Costello and Springsteen are hard acts to follow, of course, but that’s not quite the problem with the rest of Introducing Darlene Love; it’s more a cumulative issue. For instance, Van Zandt’s “Among the Believers”, a deep cut from his own Voice of America is a fun opener, an inflated Philly soul groove that gives Love plenty of room to show off her remarkably well-preserved pipes. But if Introducing is Love’s chance to finally make an album equal to her talent and cultural standing, why is she covering a song that was originally buried eight-deep on a Little Steven album from 1984? “Believers” and several other songs here, including a by-the-numbers cover of “River Deep, Mountain High”, would settle in nicely on a stronger overall release, but here they’re forced to serve as anchors when Introducing threatens to drift off into questionable territory. Linda Perry contributes the sunny “Love Kept Us Foolin’ Around”, which lands right in a surprising sweet spot for Love, tracing an uncharted pop progression from Burt Bacharach to Huey Lewis to Jellyfish. It’s a tasty trifle that immediately gets lost in the po-faced pomp of “Little Liar”, a Joan Jett/Desmond Child power ballad inexplicably resurrected from 1988. A Jett cover could nicely underscore the girl-group continuity (imagine a Spectorized take on “Fake Friends” or “You Don’t Know What You’ve Got”), but choosing a cut for Darlene Love from Jett’s hair metal period is basically perverse.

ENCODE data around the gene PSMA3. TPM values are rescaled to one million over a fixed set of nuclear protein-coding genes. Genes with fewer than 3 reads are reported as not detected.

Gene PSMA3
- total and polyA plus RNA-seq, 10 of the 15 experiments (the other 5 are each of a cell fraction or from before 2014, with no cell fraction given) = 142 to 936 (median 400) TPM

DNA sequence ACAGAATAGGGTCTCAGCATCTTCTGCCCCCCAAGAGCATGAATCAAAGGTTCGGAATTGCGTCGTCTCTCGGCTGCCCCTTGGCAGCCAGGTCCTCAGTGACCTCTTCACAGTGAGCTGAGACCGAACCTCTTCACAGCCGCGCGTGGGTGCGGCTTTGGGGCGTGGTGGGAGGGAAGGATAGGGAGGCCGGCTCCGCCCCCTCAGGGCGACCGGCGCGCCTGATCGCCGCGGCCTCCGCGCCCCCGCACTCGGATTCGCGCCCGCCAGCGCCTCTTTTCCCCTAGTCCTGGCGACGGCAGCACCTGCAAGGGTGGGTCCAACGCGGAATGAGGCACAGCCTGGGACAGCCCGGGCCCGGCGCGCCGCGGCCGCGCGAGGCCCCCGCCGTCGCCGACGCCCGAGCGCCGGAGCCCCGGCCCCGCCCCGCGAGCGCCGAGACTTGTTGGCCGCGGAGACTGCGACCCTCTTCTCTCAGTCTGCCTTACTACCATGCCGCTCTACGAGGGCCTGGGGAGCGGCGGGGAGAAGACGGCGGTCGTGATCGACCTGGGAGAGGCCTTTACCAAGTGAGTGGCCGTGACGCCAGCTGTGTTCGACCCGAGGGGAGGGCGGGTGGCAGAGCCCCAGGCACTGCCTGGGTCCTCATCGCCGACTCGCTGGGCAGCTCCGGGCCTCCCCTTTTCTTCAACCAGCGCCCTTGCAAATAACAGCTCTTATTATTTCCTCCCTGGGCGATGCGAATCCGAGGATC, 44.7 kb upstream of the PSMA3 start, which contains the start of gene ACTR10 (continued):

The provenance and quality of these songs are all over the map, and Love’s voice and Van Zandt’s focus on lush production aren’t quite enough to make Introducing cohere. Love can’t scrape the corniness from Jimmy Webb’s “Who Under Heaven”, because it is corniness incarnate, a save-the-children plea constructed exclusively from clichés with a string-stabby, up-tempo bridge so 1983 that it retroactively imagines a world where Frank Stallone had more than one hit. But at least Webb’s song is interesting in its failings; a Stax-style horn section can’t rescue Michael Des Barres’ “Painkiller” from a cookie-cutter progression and lyrics like “you’re my painkiller” and the equally vapid “you’re my painkiller” (to say nothing of Des Barres’ witty elaboration: “you’re my painkiller”).
Adding to the overall discontinuity, Introducing is being billed as Love’s first secular album in 30 years, and this is only approximately correct. Van Zandt and Love simply save the spiritual songs for the end, finishing on a thoroughly serious cover of gospel singer Walter Hawkins’ “Marvelous Thing” and a thoroughly silly Van Zandt original “Jesus is the Rock (That Keeps Me Rollin’)”.
With Love being one of pop’s greatest (if oft-unappreciated) singles artists, maybe it would be appropriate that Introducing Darlene Love reflect the pre-album era LP format of a few glorious singles with unobtrusive filler, although "unobtrusive" would be an improvement in some cases. There are indeed a few singles here that, in a just world, would put Love back on the charts, but, as far as late-career comeback albums go, Love deserves so much better.